Wow, that is a really interesting idea. I like it! I would have never thought of that.

        • Bill H November 11, 2018 at 9:44 am - Reply

          In Singapore, many parking garages now hold vendors that moved off the street.

      • Jerod November 9, 2018 at 11:30 am - Reply

        Everybody is constantly bringing up parking without realizing that until there is a train from Denver up I-70 to Summit County/Vail/Glenwood Springs that it doesn’t matter how much light rail Denver adds. People in the metro area will still require a car. I moved here from New York and hate having a car. I live near downtown and almost never drive but I pay for a car and a parking space because its the only way to enjoy the mountains and use my ski pass.

        • Alex November 11, 2018 at 7:06 am - Reply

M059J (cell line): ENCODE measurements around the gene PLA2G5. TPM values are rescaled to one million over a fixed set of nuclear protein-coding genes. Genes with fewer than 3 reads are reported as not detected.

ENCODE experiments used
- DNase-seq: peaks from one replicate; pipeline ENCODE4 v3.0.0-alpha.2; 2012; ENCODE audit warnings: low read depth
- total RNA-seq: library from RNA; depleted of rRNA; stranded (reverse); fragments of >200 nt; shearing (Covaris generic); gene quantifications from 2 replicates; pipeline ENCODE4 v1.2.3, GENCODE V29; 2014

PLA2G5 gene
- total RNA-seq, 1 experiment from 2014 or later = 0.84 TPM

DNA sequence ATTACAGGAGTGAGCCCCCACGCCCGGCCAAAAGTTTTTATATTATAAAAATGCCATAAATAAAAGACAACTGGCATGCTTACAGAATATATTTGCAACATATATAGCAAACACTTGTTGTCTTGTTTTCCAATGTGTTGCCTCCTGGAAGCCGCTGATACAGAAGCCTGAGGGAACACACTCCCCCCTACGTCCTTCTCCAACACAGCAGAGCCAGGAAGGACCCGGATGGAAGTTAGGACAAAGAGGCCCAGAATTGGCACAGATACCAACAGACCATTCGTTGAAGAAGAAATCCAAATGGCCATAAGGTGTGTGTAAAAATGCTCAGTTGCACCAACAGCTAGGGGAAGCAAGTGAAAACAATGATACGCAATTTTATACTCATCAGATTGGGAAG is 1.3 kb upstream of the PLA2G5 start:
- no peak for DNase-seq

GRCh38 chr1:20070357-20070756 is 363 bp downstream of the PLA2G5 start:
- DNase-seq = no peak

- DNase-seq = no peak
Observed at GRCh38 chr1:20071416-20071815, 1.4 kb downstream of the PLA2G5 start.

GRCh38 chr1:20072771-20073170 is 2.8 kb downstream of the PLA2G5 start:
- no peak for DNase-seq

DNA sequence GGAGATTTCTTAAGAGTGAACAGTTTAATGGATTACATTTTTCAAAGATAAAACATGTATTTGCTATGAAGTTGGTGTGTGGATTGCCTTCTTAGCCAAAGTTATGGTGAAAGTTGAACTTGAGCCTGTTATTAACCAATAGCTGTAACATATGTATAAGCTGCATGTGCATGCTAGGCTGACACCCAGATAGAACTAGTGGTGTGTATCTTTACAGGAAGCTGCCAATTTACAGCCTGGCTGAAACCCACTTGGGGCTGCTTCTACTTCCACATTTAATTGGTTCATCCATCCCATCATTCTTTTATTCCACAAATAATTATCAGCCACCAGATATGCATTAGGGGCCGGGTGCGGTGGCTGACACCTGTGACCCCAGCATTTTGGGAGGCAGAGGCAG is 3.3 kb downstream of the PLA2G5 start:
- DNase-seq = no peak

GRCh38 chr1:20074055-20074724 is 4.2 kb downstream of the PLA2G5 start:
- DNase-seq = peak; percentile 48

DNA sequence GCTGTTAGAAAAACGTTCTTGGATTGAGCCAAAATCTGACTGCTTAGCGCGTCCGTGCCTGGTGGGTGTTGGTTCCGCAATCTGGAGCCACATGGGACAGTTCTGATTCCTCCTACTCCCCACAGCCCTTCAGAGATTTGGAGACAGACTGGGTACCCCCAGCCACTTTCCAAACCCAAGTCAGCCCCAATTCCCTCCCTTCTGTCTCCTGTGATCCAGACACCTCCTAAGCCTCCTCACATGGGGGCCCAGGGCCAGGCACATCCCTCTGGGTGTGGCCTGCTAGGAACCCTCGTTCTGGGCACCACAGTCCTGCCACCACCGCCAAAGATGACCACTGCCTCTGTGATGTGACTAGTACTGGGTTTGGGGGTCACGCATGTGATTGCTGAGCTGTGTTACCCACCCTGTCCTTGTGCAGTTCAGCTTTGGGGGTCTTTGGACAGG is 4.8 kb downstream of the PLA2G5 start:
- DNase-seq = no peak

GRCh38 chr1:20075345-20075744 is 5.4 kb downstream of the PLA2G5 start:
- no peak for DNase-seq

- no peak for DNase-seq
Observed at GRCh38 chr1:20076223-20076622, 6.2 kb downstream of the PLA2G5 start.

This is, I think, a very profound point. Colorado’s brand revolves in large part around visiting the high country during the summer and winter. This requires a car, and many people in the city who otherwise would be perfectly fine to skip having one probably end up keeping one around so that they can get out and enjoy nature.

        • Ken Schroeppel November 11, 2018 at 8:35 am - Reply

          But Jerod, you can rent a car for trips to the mountains. Owning a car just for those occasional weekend visits to the mountains isn’t very cost-effective. It costs the average American $8,500 a year to own a car. That includes car payment, gasoline, parking, insurance, maintenance, registration, etc. You can rent a car with a ski-rack and kid seats for the weekend for about $150. If you do the math, you could rent a car every weekend of the year for the same cost as owning a vehicle.